Perhaps because of their increasing rarity, in many parts of the world, encountering sea turtles at sea or on a nesting beach is cause for great excitement. Some tourism operators cater specifically to those who want to witness a turtle laying its eggs (and some, like Earthwatch based in the U.S. and Frontier based in the U.K., can arrange expeditions for those willing to volunteer their time and energy for sea turtle conservation and research projects). At the same time, sea turtle eggs or meat represent an important (and often free) source of protein in most tropical developing countries – this and the lack of alternative protein sources have made conservation of turtles in the poorest countries a difficult endeavor. The challenges of saving sea turtles from extinction are a microcosm of marine conservation challenges everywhere – representing both huge obstacles to success and reasons for hope.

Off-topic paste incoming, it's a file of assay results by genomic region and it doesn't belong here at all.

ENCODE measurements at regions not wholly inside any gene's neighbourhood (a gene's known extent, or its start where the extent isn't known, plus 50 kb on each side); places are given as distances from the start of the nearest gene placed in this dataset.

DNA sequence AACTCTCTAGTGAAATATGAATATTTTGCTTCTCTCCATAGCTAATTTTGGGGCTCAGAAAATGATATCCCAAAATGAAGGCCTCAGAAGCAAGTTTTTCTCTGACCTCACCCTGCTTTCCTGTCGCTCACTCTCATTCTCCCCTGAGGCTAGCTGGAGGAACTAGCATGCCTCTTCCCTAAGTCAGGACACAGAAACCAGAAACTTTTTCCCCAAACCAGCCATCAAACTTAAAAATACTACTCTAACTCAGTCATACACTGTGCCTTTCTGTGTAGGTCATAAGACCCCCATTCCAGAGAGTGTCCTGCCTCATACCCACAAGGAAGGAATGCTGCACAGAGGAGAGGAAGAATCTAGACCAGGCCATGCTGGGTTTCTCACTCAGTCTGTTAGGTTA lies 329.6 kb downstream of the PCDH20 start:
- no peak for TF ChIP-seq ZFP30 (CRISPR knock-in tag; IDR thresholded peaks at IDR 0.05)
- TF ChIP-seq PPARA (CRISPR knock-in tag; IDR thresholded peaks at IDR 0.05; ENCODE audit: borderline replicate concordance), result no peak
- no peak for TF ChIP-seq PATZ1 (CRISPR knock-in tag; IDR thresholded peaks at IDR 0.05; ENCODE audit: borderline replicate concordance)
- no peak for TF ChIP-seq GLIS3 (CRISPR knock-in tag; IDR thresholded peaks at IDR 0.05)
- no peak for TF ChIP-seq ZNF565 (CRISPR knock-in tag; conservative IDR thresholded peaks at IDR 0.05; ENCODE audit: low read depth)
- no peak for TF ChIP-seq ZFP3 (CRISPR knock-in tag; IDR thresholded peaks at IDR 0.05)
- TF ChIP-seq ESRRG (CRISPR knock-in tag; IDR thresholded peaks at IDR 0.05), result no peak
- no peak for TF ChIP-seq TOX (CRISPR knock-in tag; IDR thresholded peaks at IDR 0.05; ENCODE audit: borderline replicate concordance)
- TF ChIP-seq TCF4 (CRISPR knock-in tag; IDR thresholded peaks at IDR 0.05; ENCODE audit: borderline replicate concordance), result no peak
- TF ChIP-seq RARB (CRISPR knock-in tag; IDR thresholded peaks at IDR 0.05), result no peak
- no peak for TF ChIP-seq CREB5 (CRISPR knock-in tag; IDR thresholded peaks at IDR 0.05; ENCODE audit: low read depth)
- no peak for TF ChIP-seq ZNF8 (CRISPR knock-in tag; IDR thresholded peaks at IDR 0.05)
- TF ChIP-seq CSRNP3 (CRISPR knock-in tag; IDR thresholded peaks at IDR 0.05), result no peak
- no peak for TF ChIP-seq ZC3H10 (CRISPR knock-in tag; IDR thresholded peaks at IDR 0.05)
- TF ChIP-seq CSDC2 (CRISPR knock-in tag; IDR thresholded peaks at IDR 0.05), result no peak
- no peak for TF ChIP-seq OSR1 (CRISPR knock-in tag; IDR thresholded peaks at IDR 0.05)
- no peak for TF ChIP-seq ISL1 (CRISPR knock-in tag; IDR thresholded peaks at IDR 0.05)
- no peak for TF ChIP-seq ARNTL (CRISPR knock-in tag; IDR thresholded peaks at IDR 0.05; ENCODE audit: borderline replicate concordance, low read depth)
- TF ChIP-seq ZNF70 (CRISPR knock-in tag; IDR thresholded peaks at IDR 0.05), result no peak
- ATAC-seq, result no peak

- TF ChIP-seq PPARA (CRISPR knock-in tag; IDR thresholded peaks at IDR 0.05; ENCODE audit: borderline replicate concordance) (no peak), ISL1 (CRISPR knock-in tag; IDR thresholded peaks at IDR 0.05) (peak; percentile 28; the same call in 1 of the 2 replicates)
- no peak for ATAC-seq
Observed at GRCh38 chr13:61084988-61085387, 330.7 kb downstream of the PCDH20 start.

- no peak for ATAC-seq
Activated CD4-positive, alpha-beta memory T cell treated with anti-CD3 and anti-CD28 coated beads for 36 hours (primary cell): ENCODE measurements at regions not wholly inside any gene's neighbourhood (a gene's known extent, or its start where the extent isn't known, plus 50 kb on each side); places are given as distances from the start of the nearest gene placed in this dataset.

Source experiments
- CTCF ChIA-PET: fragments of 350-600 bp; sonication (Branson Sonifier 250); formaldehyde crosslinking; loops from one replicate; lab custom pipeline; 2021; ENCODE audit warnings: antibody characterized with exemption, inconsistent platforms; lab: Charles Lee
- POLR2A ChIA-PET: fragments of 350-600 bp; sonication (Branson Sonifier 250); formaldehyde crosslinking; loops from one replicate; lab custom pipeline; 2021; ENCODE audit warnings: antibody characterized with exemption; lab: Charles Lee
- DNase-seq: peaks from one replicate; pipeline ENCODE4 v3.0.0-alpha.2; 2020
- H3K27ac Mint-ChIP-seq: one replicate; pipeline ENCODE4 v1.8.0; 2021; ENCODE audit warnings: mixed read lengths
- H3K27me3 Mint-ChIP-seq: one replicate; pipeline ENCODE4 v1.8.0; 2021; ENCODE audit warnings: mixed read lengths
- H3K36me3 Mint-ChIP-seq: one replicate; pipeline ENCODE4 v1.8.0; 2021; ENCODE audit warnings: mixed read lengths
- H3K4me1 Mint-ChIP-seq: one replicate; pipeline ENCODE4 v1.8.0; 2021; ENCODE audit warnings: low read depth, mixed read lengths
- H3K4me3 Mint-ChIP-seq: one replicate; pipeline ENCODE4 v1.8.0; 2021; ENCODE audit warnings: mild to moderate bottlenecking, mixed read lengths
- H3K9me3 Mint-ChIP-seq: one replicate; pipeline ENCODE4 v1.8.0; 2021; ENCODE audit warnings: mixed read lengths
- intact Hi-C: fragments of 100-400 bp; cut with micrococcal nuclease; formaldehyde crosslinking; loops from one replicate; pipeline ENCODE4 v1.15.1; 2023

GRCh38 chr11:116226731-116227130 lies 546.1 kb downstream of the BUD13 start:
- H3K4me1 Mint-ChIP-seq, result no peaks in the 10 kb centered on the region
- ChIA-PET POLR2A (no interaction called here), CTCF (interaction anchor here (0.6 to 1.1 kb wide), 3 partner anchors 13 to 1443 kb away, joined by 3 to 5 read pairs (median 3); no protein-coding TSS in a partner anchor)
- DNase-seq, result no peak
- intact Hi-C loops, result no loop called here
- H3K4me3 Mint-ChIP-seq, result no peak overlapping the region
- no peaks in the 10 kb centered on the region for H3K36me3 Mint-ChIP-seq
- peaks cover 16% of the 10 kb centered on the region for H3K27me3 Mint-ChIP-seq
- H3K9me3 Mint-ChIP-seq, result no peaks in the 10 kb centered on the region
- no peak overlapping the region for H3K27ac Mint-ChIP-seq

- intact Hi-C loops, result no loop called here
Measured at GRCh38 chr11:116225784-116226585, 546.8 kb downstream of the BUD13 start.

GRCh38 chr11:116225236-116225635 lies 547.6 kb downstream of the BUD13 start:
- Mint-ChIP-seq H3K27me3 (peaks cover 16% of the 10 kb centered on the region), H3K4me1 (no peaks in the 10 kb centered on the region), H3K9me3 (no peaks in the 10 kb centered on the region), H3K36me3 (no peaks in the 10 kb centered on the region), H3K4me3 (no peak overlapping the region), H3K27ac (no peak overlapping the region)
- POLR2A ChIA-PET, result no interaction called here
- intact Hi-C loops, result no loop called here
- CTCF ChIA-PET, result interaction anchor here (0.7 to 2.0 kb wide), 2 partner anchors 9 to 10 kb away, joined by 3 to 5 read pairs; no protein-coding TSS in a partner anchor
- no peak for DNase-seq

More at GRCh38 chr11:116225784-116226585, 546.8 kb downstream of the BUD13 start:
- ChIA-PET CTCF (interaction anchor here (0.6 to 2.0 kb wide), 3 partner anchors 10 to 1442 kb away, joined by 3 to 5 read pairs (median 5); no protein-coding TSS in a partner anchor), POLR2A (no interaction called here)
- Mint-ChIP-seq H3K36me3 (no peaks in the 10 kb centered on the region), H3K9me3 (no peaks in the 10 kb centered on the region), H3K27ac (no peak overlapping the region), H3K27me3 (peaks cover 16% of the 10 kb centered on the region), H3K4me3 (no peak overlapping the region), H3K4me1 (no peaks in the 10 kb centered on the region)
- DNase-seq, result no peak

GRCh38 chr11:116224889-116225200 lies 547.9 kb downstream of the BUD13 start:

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Sea Turtles as Metaphor

Marine turtles are at once emblematic flagships for the oceans, and umbrella species whose management must be directed at a series of linked ecosystems. People connect with sea turtles in different ways, viewing them a symbol of all enigmatic ocean creatures, or as the face of an ageless cautionary tale about man versus nature.